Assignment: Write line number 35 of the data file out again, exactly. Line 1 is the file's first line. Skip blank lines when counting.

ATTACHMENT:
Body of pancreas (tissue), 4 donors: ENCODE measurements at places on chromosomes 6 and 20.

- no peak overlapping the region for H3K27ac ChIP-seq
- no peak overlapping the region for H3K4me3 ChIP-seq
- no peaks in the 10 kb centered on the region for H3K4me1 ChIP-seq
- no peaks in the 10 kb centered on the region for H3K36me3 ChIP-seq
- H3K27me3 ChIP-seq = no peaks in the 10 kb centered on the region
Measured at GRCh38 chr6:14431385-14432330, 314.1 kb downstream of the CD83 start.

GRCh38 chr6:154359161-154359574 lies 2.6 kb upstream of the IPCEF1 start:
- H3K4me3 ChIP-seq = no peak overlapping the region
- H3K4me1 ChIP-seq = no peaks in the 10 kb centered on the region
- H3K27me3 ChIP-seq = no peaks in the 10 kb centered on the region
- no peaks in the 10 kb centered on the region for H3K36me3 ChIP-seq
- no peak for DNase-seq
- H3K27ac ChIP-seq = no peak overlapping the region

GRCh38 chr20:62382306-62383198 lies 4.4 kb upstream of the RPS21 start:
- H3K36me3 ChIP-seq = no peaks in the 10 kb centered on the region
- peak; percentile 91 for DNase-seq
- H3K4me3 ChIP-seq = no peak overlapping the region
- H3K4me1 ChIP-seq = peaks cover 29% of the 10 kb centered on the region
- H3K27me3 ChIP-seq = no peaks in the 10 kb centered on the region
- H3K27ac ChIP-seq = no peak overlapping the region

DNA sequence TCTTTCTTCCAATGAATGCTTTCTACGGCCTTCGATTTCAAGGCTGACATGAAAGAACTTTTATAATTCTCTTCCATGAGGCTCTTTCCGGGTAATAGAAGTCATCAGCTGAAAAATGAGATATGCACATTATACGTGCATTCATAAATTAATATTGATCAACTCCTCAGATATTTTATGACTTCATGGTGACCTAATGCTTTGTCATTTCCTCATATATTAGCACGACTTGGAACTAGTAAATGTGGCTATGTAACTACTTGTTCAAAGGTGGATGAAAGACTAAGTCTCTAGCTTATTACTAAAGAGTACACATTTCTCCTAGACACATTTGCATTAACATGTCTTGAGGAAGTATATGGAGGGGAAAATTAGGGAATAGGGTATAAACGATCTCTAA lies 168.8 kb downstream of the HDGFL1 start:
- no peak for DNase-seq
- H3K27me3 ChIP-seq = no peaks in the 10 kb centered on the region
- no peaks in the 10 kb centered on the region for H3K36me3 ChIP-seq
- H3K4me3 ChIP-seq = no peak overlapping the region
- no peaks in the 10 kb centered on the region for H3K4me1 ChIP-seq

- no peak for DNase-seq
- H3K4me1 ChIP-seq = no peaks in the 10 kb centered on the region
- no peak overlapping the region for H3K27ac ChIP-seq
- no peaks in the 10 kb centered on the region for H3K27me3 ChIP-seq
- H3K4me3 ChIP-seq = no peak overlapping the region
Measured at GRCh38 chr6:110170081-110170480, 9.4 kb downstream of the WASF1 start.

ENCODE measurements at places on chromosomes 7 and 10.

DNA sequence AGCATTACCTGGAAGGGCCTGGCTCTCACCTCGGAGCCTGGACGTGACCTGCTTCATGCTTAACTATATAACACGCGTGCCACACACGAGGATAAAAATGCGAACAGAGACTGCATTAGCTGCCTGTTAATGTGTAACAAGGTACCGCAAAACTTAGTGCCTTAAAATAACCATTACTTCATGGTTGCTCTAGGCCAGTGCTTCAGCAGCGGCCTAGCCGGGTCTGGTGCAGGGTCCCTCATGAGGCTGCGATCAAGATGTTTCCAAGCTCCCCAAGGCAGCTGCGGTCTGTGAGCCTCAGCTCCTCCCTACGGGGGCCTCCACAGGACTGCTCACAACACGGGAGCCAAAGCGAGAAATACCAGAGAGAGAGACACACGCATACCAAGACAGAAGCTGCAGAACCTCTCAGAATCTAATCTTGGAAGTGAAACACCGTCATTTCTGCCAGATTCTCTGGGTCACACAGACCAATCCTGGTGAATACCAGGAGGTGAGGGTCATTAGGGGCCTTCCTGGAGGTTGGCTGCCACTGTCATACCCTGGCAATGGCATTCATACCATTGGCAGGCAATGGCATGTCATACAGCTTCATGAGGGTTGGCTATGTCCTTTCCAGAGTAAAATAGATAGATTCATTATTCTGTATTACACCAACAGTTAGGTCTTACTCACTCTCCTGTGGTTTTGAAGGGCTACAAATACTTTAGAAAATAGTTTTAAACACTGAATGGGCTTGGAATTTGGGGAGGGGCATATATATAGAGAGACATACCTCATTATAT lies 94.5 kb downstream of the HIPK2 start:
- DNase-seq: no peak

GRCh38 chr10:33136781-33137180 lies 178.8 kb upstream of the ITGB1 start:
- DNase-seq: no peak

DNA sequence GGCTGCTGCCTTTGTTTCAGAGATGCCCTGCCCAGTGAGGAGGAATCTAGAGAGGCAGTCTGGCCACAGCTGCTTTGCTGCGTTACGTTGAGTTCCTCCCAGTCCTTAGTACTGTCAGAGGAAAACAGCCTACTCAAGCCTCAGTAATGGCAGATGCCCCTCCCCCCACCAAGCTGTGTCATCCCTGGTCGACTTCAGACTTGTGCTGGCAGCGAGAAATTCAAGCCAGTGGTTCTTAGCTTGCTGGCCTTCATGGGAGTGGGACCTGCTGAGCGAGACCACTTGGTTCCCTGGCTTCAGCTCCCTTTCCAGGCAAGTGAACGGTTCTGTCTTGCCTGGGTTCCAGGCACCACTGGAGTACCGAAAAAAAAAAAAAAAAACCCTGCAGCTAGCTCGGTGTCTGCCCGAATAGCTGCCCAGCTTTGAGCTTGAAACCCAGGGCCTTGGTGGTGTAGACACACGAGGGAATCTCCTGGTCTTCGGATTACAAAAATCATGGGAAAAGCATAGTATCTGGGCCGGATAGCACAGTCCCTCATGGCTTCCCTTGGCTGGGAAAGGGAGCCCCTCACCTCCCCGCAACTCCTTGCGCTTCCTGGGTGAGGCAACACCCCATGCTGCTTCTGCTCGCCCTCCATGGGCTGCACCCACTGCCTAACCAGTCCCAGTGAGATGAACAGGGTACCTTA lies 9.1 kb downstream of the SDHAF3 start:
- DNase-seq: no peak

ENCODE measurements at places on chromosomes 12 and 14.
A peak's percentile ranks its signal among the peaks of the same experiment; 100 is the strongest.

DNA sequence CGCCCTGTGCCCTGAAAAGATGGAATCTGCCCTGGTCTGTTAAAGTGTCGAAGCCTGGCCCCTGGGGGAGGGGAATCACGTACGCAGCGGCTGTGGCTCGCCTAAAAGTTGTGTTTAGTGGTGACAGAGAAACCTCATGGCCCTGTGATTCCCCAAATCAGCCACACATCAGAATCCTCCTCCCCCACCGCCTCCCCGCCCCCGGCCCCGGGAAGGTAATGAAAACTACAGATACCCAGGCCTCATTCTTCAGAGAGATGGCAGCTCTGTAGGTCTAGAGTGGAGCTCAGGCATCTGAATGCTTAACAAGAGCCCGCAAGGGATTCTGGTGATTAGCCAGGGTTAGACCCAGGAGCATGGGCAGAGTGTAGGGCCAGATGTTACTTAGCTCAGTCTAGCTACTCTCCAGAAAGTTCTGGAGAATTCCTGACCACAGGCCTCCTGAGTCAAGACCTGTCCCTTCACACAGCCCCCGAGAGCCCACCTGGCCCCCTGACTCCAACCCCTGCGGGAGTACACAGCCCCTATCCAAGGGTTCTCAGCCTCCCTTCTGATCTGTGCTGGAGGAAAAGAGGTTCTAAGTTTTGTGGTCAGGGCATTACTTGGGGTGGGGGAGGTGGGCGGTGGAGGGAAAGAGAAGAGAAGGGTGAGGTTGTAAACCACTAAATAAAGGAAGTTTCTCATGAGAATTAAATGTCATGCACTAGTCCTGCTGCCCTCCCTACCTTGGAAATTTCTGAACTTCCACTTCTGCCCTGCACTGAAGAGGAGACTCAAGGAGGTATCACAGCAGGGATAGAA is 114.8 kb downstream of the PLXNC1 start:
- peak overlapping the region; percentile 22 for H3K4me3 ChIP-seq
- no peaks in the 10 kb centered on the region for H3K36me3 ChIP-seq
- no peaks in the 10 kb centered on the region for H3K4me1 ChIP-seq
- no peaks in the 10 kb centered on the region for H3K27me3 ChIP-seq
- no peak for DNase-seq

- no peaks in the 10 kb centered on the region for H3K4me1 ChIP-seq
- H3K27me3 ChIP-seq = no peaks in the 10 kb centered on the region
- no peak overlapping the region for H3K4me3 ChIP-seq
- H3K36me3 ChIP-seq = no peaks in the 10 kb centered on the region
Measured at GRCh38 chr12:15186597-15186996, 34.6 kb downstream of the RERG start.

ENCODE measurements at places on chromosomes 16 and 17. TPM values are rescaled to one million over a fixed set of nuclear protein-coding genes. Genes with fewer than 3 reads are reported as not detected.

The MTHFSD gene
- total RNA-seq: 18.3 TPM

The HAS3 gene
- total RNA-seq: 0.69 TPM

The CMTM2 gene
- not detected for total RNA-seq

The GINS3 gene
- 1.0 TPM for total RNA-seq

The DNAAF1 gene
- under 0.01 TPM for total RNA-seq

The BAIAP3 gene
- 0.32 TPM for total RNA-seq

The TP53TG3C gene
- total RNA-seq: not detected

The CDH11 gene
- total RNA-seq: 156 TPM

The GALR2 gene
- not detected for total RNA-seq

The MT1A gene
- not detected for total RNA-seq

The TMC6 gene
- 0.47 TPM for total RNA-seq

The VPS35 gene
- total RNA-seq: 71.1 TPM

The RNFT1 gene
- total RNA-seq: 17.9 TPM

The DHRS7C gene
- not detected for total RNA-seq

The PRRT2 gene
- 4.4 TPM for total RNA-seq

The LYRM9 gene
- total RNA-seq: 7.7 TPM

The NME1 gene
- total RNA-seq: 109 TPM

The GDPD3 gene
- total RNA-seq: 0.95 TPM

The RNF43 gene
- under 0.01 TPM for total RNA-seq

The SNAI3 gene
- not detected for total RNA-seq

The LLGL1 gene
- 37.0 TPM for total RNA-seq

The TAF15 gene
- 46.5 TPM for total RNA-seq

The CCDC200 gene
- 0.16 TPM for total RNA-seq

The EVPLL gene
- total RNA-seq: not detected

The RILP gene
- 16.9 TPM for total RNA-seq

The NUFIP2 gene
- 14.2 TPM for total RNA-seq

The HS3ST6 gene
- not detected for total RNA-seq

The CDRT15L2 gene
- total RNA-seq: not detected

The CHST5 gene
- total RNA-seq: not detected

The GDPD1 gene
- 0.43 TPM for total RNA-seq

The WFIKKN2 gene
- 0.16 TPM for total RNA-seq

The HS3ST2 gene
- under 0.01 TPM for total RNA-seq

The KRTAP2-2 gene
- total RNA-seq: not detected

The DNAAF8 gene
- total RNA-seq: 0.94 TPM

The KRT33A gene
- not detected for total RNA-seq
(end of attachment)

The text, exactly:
DNA sequence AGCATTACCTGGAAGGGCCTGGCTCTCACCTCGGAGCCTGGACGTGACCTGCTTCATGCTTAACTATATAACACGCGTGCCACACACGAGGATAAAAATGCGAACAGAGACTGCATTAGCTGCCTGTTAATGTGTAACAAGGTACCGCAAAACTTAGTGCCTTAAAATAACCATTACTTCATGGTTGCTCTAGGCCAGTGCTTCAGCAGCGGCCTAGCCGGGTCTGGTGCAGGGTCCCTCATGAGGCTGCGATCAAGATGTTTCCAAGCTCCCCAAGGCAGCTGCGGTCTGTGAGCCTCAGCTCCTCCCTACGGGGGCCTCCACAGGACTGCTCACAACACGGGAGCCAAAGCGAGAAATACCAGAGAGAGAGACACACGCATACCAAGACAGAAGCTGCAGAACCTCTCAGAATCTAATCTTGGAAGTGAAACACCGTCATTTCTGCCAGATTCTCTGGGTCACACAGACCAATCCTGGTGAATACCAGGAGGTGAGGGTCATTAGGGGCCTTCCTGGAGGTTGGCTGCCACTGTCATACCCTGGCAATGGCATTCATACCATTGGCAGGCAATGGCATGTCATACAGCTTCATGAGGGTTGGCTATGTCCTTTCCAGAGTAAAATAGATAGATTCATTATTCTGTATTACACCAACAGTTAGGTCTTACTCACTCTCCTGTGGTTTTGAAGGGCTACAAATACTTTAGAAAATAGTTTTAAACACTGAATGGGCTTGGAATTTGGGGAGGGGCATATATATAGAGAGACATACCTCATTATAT lies 94.5 kb downstream of the HIPK2 start: